When it comes to planting an ecological garden, choosing eco-friendly plants is just the beginning. Opting for heirloom varieties and organic seeds or starts instead of GMOs and hybrid plant species can yield a tastier, more nutrient-dense crop while also being naturally resistant to pests and climate shifts. Native plants are also an essential component of an ecological garden. Choosing plants that are native to the area will complement the natural habitat and prevent the spread of invasive species.

Biodiversity gardening is an important concept to keep in mind when planting an ecological garden. This type of gardening involves gardening for biodiversity, specifically with the intent to increase it through an abundance of different plant species that attract and nurture various forms of local wildlife. Biodiverse ecological herb gardens should contain not just annual culinary herbs but also perennial herbs that attract native insects, bees, and butterflies. This not only helps to increase biodiversity but also provides an opportunity to harvest the flowers and dry them into sustainable tea with calming, gut health, and immune-boosting benefits.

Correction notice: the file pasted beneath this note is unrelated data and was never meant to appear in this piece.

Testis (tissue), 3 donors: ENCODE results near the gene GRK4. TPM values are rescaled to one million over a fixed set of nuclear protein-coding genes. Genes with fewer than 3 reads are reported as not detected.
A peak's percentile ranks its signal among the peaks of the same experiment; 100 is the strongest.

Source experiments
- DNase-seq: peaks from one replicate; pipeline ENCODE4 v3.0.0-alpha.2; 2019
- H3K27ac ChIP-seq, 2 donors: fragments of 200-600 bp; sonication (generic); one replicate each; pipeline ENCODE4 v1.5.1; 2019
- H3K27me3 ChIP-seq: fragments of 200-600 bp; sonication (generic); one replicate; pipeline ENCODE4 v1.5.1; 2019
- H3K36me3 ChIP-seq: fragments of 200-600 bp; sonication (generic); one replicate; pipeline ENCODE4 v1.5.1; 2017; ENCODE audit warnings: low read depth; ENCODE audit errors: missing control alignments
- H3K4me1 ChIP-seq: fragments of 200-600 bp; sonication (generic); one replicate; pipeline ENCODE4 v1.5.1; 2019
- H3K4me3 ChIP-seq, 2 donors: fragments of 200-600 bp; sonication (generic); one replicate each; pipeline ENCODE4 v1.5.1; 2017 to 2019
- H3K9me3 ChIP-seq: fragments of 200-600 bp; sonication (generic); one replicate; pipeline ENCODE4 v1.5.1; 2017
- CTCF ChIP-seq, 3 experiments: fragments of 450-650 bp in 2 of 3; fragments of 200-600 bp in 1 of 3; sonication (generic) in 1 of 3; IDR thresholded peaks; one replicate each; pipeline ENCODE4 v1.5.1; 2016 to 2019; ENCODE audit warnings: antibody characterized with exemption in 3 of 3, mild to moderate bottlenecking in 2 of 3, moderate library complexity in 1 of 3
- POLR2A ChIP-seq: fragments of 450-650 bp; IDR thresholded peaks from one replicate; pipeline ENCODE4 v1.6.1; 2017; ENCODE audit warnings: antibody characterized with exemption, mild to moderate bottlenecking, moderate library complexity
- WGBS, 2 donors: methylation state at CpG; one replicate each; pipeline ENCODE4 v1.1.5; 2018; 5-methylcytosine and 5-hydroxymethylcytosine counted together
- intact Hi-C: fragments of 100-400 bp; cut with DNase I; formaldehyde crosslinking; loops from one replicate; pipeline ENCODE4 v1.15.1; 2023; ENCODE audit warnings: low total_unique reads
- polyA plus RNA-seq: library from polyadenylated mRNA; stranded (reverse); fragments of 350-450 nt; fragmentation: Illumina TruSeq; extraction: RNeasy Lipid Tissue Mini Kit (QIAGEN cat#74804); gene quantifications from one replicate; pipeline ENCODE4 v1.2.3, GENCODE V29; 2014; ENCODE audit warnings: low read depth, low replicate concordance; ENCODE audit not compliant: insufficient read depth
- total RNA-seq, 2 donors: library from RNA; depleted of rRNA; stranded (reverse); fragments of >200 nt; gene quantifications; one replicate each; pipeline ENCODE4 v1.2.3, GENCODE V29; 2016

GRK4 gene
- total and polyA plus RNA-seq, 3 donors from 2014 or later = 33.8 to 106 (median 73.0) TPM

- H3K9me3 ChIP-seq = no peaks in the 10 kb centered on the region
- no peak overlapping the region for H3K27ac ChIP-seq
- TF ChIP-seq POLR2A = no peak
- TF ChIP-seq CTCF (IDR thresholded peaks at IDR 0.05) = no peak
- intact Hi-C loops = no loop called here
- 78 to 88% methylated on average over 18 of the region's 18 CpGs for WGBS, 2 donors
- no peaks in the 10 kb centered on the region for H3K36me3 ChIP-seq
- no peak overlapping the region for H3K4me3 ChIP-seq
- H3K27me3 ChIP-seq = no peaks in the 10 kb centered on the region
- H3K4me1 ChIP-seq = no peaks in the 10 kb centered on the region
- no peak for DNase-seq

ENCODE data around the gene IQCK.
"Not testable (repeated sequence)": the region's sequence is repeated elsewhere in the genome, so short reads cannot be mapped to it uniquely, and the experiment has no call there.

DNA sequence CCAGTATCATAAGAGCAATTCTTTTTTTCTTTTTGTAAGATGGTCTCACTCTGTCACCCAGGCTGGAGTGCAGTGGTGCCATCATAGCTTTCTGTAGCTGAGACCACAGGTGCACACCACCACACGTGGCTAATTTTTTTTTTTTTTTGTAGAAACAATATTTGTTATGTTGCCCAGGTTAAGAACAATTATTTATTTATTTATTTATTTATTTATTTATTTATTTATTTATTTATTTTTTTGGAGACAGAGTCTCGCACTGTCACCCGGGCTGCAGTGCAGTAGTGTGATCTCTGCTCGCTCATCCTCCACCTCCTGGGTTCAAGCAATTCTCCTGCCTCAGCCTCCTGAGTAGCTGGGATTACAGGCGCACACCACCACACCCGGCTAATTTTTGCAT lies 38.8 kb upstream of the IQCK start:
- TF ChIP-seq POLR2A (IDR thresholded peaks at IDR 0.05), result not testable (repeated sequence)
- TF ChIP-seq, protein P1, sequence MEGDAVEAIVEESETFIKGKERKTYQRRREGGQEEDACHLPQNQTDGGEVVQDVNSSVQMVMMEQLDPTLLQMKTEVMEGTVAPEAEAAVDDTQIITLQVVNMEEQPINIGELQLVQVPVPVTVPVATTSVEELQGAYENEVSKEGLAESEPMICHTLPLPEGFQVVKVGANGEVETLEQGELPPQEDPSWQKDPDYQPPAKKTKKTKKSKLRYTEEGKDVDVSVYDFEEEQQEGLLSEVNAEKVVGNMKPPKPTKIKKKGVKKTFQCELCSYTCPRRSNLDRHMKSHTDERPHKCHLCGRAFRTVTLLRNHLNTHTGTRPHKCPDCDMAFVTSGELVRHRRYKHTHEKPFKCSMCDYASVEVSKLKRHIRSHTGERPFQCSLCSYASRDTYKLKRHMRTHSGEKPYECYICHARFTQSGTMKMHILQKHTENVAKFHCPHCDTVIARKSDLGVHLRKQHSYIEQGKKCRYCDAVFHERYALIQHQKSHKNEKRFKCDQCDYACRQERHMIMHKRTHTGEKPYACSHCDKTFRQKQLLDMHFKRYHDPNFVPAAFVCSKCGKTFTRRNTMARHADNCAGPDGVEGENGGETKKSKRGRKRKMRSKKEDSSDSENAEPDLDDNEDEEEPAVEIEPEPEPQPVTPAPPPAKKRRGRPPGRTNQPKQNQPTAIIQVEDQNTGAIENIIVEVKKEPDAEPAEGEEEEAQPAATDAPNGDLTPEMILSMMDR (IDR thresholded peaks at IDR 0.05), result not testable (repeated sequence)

Biodiversity loss is one of the most imminent threats to our planet, and it is critical to increase biodiversity in the ecosystem, garden, and world as a whole. While there are many contributing reasons to biodiversity loss, various casual links have been established specifically to chemical use in agriculture. Therefore, it is essential to avoid using chemical fertilizers, pesticides, and herbicides in an ecological garden.

Plant diversity is also a crucial aspect of an ecological garden. Choosing a diverse range of plants, including shrubs, trees, ground cover, and wildflowers, can help to create a healthy ecosystem that supports local wildlife. Creating an ecological garden that is sustainable and resilient to changes in climate and other environmental factors is essential to protect and conserve natural resources for future generations.